At the end of the 50s, Hudson starred in the adventure film “Twilight for the Gods,” the drama “This Earth is Mine,” and the romantic comedy “Pillow Talk,” which was a huge box-office hit. In 1961, he starred in the tepidly received Western “The Last Sunset” and the much more successful romantic comedies “Come September” and “Lover Come Back.” Hudson’s subsequent credits were “The Spiral Road,” “A Gathering of Eagles,” “Man’s Favorite Sport?,” and “Send Me No Flowers.”
Later Film Career
Starting with the poorly received 1965 romantic comedy “Strange Bedfellows,” Hudson’s star began to dim. His other film from that year, “A Very Special Favor,” was also a box-office disappointment. Hudson bounced back in 1966 with his acclaimed performance in John Frankenheimer’s science-fiction thriller “Seconds,” in which he plays a man who elects to have his appearance and identity completely altered so he can lead a new life. After this, he was in “Blindfold,” “Tobruk,” “A Fine Pair,” “Ice Station Zebra,” and “The Undefeated.” Hudson’s credits in the 70s included “Darling Lil,” “Hornets’ Nest,” “Pretty Maids All in a Row,” “Showdown,” and “Avalanche.” His final theatrical film credit was the political thriller “The Ambassador,” which came out in 1984.
On the small screen, Hudson’s most successful show was the police procedural series “McMillan & Wife,” which ran from 1971 to 1977. On the show, he played police commissioner Stewart “Mac” McMillan opposite Susan Saint James as his wife Sally. Following the end of the series, Hudson appeared in the miniseries “Wheels” and “The Martian Chronicles.” In 1982, he starred on the short-lived NBC crime drama series “The Devlin Connection.” Hudson had his final television role from 1984 to 1985, playing the recurring character Daniel Reece in the fifth season of the primetime soap opera “Dynasty.”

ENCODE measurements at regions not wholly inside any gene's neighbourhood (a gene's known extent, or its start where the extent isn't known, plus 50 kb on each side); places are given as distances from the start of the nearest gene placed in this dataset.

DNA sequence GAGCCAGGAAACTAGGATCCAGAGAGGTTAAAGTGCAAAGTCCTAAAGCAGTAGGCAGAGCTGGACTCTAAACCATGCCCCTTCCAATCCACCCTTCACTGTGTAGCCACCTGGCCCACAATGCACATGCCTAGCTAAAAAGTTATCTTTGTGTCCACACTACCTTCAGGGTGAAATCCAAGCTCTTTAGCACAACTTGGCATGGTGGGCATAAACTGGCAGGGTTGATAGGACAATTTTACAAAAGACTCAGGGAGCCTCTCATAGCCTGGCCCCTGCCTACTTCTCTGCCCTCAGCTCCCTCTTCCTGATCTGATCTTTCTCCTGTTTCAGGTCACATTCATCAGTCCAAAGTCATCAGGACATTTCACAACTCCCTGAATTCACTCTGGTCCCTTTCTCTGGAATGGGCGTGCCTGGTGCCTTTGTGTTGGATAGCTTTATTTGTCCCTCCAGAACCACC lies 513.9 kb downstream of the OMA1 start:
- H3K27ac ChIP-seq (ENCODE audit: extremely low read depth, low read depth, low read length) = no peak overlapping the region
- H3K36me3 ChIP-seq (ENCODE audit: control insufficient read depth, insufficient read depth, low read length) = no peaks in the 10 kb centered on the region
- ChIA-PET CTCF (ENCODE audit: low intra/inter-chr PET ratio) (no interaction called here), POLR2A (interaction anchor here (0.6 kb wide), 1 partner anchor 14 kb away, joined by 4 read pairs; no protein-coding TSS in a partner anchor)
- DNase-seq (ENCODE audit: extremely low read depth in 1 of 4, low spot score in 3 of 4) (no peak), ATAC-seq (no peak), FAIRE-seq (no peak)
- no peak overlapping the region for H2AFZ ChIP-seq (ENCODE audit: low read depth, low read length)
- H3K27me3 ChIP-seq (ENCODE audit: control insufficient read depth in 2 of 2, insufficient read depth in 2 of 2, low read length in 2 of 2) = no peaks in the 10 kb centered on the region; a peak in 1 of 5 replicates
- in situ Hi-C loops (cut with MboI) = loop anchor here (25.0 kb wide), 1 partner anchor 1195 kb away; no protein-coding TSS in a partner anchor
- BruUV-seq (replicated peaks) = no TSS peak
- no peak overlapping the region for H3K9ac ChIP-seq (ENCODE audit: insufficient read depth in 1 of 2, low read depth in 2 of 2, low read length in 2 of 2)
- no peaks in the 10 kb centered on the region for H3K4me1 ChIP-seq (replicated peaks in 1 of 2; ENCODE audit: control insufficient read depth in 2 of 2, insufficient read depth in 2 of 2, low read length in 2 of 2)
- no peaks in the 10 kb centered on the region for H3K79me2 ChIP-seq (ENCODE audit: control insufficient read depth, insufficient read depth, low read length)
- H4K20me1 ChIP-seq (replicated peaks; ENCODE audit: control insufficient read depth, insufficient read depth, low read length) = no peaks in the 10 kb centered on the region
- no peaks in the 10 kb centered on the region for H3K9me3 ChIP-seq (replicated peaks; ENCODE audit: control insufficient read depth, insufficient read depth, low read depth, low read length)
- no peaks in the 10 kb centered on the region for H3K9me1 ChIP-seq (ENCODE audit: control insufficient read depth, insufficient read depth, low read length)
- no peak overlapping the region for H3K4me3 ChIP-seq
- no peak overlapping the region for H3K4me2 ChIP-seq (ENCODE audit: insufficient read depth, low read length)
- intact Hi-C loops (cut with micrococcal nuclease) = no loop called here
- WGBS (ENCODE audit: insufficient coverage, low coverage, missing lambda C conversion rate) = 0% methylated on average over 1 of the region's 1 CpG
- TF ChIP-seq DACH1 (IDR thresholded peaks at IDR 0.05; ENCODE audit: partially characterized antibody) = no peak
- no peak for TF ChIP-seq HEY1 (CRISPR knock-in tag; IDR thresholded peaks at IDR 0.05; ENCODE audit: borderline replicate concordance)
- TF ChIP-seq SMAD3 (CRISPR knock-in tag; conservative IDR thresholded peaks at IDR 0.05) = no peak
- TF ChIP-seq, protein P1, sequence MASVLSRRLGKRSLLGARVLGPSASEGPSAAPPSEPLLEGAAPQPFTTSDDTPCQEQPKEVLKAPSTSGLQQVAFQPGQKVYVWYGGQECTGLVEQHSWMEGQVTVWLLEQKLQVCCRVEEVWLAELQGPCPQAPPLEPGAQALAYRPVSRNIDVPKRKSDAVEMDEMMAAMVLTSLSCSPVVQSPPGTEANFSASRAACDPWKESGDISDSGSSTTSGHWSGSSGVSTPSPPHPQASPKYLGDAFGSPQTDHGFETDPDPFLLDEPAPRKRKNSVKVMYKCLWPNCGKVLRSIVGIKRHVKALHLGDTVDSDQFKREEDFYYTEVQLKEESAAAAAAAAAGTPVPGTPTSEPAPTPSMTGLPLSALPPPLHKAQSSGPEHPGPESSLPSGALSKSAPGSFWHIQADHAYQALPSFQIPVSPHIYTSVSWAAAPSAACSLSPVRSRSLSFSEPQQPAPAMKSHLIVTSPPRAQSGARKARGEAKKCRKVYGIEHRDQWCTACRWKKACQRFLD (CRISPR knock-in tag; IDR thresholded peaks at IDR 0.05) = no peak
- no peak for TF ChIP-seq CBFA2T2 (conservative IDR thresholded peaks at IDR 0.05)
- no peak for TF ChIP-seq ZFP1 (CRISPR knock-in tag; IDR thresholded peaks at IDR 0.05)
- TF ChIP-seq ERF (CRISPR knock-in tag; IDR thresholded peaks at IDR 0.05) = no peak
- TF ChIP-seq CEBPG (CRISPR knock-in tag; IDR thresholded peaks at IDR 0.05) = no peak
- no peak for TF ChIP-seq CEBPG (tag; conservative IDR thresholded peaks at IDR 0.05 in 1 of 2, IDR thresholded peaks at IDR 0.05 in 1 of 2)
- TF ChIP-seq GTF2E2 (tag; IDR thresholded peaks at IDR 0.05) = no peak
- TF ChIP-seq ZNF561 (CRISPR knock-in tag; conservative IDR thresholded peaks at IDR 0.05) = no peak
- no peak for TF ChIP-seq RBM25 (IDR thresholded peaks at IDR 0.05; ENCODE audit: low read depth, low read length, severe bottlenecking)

Personal Life and Death
While it was a secret to the public, it was widely known in Hollywood that Hudson was gay. After the magazine Confidential threatened to reveal his homosexuality, Hudson married secretary Phyllis Gates in 1955 to give him cover. The pair eventually divorced in 1958. Reportedly, Hudson had affairs with many high-profile men, including authors Armistead Maupin and Tom Clark and actor and stockbroker Lee Garlington. He also dated Marc Christian, who won an emotional distress lawsuit against Hudson’s estate after Hudson’s passing.
In 1984, Hudson was diagnosed with HIV. He kept the illness hidden from the public while continuing to work; he also traveled internationally in the hopes of finding a cure. After Hudson collapsed in his hotel room in Paris, his publicist announced that the actor had liver cancer. However, just days later, his French publicist announced that Hudson actually had AIDS, making him among the first celebrities to be diagnosed with the disease. Flown back to Los Angeles, Hudson underwent treatment at the UCLA Medical Center. He subsequently returned to his Beverly Hills home for hospice care. In October of 1985, Hudson died from complications related to AIDS. He was 59 years of age. His diagnosis and passing were significant in raising the visibility of the highly stigmatized disease, as well as in catalyzing support for AIDS medical research.